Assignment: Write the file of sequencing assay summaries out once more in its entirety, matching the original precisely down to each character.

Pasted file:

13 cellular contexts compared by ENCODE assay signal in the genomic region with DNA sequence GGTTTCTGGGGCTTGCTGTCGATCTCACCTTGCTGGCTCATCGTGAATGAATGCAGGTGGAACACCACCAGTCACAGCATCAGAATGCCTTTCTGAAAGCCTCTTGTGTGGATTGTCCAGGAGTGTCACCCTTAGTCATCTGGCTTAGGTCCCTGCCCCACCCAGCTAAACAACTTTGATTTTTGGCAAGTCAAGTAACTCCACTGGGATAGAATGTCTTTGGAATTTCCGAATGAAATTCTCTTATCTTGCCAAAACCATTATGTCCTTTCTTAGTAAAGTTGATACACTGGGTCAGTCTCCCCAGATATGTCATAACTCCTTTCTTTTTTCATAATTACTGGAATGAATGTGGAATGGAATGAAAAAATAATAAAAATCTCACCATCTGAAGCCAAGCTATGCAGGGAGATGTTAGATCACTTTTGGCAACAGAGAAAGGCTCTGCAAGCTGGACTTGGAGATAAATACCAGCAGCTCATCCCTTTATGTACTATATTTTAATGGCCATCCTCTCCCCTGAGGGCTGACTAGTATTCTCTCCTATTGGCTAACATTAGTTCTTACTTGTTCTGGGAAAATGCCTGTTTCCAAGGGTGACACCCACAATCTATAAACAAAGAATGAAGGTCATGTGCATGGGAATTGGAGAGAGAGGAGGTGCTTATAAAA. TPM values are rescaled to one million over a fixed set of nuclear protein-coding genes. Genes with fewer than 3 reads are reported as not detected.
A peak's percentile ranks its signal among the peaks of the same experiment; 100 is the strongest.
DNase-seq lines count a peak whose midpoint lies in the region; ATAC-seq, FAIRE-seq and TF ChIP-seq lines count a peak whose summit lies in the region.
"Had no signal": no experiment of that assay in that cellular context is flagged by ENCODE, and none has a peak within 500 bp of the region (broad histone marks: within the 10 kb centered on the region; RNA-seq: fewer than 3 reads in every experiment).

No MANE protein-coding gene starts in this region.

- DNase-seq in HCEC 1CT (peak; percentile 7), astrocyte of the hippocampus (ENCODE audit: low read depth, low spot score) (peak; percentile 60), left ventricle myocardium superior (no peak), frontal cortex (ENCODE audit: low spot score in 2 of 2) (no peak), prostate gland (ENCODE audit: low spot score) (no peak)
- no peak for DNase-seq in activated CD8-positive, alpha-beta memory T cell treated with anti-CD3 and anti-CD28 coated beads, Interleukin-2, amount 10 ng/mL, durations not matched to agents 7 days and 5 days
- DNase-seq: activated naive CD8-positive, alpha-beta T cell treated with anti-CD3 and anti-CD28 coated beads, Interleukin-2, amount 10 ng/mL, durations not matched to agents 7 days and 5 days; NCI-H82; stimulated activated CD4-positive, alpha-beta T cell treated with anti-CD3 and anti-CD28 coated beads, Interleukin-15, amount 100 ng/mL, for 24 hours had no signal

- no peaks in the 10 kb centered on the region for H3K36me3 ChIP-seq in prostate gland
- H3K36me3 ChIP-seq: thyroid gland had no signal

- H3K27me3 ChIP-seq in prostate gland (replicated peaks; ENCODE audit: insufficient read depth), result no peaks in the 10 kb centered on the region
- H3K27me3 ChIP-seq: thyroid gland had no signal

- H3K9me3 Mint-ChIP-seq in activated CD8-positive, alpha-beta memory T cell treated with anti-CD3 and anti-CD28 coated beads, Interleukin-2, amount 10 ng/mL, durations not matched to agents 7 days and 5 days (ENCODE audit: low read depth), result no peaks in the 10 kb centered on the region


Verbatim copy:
13 cellular contexts compared by ENCODE assay signal in the genomic region with DNA sequence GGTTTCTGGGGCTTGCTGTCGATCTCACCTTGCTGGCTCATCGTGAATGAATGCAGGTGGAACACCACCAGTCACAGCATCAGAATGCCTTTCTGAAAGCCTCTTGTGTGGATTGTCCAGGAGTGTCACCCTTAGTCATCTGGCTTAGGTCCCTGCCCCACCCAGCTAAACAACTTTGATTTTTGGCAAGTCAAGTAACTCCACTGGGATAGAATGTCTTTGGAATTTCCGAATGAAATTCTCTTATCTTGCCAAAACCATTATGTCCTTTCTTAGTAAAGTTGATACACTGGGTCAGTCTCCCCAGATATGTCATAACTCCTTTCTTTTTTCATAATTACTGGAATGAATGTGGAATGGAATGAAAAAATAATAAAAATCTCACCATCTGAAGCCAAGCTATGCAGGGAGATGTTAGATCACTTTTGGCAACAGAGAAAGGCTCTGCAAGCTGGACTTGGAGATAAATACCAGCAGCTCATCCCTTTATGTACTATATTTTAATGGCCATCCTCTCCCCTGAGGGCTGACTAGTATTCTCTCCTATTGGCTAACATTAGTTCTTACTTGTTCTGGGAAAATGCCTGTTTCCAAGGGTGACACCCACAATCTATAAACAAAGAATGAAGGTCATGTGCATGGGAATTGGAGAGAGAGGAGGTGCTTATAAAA. TPM values are rescaled to one million over a fixed set of nuclear protein-coding genes. Genes with fewer than 3 reads are reported as not detected.
A peak's percentile ranks its signal among the peaks of the same experiment; 100 is the strongest.
DNase-seq lines count a peak whose midpoint lies in the region; ATAC-seq, FAIRE-seq and TF ChIP-seq lines count a peak whose summit lies in the region.
"Had no signal": no experiment of that assay in that cellular context is flagged by ENCODE, and none has a peak within 500 bp of the region (broad histone marks: within the 10 kb centered on the region; RNA-seq: fewer than 3 reads in every experiment).

No MANE protein-coding gene starts in this region.

- DNase-seq in HCEC 1CT (peak; percentile 7), astrocyte of the hippocampus (ENCODE audit: low read depth, low spot score) (peak; percentile 60), left ventricle myocardium superior (no peak), frontal cortex (ENCODE audit: low spot score in 2 of 2) (no peak), prostate gland (ENCODE audit: low spot score) (no peak)
- no peak for DNase-seq in activated CD8-positive, alpha-beta memory T cell treated with anti-CD3 and anti-CD28 coated beads, Interleukin-2, amount 10 ng/mL, durations not matched to agents 7 days and 5 days
- DNase-seq: activated naive CD8-positive, alpha-beta T cell treated with anti-CD3 and anti-CD28 coated beads, Interleukin-2, amount 10 ng/mL, durations not matched to agents 7 days and 5 days; NCI-H82; stimulated activated CD4-positive, alpha-beta T cell treated with anti-CD3 and anti-CD28 coated beads, Interleukin-15, amount 100 ng/mL, for 24 hours had no signal

- no peaks in the 10 kb centered on the region for H3K36me3 ChIP-seq in prostate gland
- H3K36me3 ChIP-seq: thyroid gland had no signal

- H3K27me3 ChIP-seq in prostate gland (replicated peaks; ENCODE audit: insufficient read depth), result no peaks in the 10 kb centered on the region
- H3K27me3 ChIP-seq: thyroid gland had no signal

- H3K9me3 Mint-ChIP-seq in activated CD8-positive, alpha-beta memory T cell treated with anti-CD3 and anti-CD28 coated beads, Interleukin-2, amount 10 ng/mL, durations not matched to agents 7 days and 5 days (ENCODE audit: low read depth), result no peaks in the 10 kb centered on the region